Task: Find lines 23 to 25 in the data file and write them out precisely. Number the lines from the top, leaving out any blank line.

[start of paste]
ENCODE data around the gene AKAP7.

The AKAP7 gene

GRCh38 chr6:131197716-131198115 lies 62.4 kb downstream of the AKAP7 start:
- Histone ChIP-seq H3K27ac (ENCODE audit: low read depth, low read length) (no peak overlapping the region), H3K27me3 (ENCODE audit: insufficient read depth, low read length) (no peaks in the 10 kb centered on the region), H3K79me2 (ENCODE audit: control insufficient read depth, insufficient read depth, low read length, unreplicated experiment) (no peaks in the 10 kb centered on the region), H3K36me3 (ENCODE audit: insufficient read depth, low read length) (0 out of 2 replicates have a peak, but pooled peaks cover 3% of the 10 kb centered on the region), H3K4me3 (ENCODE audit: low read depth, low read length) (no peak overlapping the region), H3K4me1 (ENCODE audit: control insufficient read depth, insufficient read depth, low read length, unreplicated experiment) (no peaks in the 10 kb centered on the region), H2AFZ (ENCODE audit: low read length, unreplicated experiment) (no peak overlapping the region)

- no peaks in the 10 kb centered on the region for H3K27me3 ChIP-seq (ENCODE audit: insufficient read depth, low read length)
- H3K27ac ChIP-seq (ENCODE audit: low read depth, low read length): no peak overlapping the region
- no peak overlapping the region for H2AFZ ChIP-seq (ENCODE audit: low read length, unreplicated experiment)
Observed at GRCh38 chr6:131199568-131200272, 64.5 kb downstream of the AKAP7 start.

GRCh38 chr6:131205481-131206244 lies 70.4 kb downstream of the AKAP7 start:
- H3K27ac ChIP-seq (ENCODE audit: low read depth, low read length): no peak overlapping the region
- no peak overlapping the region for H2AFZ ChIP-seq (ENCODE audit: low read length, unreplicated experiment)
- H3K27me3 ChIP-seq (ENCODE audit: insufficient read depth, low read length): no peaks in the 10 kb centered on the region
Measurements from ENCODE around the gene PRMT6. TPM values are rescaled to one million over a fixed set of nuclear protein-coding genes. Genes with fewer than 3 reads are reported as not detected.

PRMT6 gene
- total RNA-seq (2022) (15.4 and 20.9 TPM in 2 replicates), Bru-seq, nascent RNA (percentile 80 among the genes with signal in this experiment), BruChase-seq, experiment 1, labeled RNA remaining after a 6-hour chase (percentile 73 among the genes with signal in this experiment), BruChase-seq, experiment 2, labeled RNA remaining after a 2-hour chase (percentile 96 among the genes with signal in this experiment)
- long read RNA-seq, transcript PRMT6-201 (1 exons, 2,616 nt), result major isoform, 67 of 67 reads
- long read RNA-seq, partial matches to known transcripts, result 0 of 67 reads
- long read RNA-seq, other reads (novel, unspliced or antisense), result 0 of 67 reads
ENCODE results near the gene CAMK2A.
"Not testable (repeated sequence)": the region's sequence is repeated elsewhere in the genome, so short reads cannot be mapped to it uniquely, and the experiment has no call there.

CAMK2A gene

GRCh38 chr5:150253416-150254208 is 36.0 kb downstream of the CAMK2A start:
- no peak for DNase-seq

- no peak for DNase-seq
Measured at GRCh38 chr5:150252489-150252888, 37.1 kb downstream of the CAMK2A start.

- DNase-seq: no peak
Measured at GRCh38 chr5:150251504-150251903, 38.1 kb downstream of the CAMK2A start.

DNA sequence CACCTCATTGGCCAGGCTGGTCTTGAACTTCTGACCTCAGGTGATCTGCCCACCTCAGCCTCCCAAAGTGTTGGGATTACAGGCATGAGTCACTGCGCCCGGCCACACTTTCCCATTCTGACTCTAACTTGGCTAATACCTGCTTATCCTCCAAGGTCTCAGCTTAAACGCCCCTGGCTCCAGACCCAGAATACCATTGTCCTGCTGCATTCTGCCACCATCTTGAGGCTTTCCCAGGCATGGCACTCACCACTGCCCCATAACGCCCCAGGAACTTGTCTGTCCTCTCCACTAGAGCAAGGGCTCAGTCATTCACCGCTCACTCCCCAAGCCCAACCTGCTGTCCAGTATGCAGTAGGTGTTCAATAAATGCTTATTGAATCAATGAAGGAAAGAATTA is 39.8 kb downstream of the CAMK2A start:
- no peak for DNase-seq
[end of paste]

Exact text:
- no peak for DNase-seq

- no peak for DNase-seq
Measured at GRCh38 chr5:150252489-150252888, 37.1 kb downstream of the CAMK2A start.